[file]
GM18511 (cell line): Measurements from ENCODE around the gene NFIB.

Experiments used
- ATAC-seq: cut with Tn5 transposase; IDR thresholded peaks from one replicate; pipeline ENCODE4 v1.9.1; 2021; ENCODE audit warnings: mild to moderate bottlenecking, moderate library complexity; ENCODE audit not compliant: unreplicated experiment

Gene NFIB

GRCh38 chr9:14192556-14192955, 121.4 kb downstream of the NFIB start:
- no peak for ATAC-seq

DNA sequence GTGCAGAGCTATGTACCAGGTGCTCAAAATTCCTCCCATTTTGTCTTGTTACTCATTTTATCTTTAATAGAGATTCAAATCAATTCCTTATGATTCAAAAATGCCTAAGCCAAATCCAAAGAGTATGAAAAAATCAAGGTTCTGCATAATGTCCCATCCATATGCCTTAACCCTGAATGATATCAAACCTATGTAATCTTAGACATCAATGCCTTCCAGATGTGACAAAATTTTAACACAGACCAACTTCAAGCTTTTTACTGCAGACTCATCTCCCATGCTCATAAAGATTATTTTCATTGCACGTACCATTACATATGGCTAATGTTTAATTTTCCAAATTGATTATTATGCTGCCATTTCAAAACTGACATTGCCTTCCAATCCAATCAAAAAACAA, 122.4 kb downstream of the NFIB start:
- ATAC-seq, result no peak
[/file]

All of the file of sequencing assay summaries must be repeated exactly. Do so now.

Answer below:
GM18511 (cell line): Measurements from ENCODE around the gene NFIB.

Experiments used
- ATAC-seq: cut with Tn5 transposase; IDR thresholded peaks from one replicate; pipeline ENCODE4 v1.9.1; 2021; ENCODE audit warnings: mild to moderate bottlenecking, moderate library complexity; ENCODE audit not compliant: unreplicated experiment

Gene NFIB

GRCh38 chr9:14192556-14192955, 121.4 kb downstream of the NFIB start:
- no peak for ATAC-seq

DNA sequence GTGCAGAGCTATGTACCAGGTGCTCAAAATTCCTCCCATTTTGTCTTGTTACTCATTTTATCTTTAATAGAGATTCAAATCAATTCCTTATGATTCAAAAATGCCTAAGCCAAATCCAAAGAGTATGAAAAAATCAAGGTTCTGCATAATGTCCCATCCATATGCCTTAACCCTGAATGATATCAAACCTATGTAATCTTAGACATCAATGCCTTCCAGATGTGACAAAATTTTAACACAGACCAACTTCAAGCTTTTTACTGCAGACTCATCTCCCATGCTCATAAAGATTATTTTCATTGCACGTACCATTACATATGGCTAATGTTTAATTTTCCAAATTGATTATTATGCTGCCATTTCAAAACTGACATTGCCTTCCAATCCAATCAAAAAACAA, 122.4 kb downstream of the NFIB start:
- ATAC-seq, result no peak